If a panel of health experts has its way, mentholated cigarettes will be a thing of the past in 2012. Goodbye, Kools.
They’ve been sussing it out for months now, and today a scientific panel convened to make recommendations to the Food and Drug Administration about the safety of mentholated cigarettes has reached a conclusion: menthols should go.
The panel of scientists, physicians, and other public health officials has worked for a year gathering data about menthols in order to make their conclusion. Though their report states that mentholated cigarettes aren’t any worse for consumers than regular cigarettes—a point tobacco lobbyists have been trying to sell for years—they still decided that “removal of menthol cigarettes from the marketplace would benefit the public health.”
Their reasoning states that menthols, which are easier to smoke than regular cigarettes because they mask the harsh taste with a “minty” flavor, are more attractive to teenage smokers. The panel also found that the targeted marketing of menthols to African-Americans has resulted in a boom of Black smokers in America.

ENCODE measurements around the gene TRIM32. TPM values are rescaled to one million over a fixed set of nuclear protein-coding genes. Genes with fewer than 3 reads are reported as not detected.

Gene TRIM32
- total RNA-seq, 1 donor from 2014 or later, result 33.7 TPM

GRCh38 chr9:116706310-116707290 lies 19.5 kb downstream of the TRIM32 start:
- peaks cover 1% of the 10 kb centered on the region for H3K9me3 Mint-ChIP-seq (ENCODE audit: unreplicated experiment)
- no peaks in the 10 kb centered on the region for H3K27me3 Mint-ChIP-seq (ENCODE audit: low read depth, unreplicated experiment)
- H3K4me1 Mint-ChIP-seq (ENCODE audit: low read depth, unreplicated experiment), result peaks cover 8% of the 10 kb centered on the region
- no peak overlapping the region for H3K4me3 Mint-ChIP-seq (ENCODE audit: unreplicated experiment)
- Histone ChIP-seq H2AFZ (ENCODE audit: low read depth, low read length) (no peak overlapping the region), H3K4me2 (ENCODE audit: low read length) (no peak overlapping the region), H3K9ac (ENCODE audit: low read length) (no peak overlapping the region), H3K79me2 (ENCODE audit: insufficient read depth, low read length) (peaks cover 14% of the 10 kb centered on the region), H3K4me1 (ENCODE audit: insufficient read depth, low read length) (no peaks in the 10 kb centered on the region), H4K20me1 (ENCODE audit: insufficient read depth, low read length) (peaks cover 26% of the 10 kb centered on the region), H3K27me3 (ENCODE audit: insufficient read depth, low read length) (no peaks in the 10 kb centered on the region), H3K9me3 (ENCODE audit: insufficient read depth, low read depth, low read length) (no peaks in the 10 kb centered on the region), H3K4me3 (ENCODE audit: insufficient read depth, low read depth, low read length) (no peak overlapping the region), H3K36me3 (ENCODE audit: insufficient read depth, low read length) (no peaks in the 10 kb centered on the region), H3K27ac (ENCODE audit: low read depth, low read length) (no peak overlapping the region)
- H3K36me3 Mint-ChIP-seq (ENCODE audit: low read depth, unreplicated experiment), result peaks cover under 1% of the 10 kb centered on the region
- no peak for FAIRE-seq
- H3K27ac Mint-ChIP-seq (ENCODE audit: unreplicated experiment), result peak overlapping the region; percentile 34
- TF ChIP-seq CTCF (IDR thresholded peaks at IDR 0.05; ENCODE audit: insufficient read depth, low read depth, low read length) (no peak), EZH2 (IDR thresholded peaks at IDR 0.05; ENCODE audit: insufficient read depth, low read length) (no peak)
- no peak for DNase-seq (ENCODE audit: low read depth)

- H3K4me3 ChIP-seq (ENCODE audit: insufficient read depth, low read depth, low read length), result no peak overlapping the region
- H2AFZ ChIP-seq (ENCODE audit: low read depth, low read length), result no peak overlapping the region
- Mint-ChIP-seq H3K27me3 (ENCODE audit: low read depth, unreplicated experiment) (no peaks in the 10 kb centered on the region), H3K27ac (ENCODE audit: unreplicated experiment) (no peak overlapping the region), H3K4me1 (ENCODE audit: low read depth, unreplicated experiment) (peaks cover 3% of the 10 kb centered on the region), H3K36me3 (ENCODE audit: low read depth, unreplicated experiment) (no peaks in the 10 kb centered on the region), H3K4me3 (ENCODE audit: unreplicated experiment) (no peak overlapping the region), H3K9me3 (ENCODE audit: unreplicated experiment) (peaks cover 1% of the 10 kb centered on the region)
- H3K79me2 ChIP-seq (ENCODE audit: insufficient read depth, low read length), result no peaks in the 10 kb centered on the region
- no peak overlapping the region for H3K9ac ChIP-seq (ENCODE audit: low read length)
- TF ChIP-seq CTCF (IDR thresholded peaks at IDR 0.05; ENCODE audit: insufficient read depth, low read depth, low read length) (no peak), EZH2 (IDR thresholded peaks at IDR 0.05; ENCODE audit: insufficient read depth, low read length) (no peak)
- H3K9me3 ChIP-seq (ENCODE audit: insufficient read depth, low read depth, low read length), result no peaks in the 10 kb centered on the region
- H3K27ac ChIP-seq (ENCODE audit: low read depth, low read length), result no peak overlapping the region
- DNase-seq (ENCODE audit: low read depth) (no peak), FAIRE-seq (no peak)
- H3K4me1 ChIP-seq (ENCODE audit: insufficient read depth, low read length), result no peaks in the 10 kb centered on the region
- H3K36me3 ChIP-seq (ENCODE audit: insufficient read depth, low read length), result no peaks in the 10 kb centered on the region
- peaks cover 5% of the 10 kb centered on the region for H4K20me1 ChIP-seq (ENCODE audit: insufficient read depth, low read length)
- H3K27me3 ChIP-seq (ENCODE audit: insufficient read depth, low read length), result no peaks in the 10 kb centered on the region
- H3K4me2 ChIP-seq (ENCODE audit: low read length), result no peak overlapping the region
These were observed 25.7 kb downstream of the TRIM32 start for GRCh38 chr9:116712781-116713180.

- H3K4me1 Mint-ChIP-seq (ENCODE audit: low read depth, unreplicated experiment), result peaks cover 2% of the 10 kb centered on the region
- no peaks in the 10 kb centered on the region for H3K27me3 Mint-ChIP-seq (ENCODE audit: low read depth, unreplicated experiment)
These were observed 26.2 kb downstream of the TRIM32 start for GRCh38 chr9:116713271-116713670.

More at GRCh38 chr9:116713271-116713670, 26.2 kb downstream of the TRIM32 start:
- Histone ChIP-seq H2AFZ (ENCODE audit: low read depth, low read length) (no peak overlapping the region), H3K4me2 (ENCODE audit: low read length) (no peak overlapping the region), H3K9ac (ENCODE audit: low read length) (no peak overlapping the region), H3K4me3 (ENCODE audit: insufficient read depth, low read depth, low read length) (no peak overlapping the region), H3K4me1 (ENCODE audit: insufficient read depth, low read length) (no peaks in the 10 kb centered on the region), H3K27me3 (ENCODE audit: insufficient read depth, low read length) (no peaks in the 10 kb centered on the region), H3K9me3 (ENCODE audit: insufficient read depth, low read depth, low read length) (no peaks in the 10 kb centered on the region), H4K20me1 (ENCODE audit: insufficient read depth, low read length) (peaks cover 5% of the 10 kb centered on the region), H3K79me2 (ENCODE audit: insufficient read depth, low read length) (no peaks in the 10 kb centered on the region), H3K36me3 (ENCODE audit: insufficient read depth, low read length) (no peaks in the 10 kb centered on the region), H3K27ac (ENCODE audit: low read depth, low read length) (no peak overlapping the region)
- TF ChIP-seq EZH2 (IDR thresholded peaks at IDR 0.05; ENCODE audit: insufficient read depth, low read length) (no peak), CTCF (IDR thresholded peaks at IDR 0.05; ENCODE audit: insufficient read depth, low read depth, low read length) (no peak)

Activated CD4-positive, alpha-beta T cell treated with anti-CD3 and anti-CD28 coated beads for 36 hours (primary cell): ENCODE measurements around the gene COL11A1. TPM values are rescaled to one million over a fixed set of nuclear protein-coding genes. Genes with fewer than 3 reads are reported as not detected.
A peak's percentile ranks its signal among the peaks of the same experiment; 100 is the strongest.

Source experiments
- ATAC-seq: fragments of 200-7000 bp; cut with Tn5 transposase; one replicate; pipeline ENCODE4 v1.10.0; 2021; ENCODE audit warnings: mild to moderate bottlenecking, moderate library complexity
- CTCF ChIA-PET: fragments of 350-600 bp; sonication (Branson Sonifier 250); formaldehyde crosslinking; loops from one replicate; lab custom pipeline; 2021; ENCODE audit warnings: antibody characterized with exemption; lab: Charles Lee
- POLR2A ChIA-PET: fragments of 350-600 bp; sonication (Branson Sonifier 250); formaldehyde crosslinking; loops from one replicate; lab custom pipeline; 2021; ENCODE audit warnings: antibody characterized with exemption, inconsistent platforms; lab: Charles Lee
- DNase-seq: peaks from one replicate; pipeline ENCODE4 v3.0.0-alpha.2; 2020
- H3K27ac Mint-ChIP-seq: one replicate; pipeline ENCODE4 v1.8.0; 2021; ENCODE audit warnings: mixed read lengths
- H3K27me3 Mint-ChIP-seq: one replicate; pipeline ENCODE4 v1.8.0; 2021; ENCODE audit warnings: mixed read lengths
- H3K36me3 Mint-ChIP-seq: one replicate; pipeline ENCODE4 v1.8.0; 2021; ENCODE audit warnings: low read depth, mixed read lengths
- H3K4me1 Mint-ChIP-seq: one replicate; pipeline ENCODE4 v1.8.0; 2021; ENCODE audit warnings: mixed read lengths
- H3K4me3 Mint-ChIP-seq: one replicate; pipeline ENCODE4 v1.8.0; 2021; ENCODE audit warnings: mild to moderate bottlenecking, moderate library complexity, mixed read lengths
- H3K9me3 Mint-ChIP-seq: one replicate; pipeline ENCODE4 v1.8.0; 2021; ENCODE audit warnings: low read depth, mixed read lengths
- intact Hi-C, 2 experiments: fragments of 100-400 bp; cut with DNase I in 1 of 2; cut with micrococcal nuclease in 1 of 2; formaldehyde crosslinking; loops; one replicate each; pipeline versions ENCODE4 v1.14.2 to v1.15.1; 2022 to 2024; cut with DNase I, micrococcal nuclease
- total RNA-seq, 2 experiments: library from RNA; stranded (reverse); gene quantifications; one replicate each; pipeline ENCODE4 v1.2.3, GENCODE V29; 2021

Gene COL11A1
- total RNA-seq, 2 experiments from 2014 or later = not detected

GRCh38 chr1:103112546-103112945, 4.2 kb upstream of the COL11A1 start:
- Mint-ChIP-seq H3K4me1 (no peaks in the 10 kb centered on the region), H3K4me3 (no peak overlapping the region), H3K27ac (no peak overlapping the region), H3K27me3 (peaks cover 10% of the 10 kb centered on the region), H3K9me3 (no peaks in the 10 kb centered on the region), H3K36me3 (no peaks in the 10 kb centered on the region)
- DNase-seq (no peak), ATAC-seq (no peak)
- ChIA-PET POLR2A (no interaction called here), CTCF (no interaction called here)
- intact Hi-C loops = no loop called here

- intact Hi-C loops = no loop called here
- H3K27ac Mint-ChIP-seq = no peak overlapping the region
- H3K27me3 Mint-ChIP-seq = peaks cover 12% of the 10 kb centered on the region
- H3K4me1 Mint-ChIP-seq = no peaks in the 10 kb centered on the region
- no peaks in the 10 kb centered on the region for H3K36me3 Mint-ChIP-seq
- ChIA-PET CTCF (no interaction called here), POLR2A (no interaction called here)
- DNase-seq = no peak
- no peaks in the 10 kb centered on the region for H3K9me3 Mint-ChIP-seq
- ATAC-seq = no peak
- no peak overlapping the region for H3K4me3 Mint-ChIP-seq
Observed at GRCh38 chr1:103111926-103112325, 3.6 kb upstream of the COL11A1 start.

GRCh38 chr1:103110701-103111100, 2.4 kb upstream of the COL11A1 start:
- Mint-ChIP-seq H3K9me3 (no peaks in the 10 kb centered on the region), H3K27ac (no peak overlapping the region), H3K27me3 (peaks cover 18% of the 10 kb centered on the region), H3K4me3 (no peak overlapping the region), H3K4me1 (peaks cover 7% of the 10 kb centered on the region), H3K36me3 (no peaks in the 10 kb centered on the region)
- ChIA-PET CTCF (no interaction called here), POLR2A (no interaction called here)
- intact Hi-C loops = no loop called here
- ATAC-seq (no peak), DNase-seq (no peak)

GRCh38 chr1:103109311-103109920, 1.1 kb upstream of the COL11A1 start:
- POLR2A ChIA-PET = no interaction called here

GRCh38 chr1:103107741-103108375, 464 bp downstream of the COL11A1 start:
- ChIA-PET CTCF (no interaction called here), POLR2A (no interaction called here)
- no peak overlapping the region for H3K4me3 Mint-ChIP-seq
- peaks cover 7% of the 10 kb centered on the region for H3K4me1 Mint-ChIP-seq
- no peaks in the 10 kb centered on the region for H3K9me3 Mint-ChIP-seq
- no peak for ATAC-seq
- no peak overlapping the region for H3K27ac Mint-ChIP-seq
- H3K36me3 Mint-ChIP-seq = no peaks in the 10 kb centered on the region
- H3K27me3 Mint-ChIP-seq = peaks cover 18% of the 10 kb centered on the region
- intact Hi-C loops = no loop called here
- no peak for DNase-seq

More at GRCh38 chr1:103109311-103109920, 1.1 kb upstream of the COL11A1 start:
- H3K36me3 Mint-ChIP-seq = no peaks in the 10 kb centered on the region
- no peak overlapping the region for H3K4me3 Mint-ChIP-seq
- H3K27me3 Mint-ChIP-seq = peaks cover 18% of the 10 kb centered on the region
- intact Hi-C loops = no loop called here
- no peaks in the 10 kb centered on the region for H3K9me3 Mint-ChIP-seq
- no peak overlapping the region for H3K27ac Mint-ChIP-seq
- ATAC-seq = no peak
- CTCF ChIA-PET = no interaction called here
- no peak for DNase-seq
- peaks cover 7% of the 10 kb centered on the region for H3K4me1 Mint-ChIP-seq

And that, if you peek behind the curtain, is from where a lot of this fight to keep menthols on the market stems.
About 80-percent of Black smokers choose menthols, making up a large share of the $70 billion American cigarette industry. With about 22 percent of Blacks smoking, the loss of menthols and the African-American dollars that buy them would be a huge financial blow for cigarette purveyors. The tobacco industry knows this, which is why they’ve lobbied so hard to keep them around.
In a letter to the panel, the tobacco industry argued—once again—that menthols aren’t physically worse for smokers than other cigarettes. It also said that a ban on menthols would lead to a black market for mentholated brands, thus spiking violence and sapping tax revenue from the government (which seems a bit far-fetched).
Though the FDA certainly doesn’t have to do what the panel tells it, it generally does. If that’s the case, get ready for less Newport ads in Black communities, and less heart disease and lung cancer, too.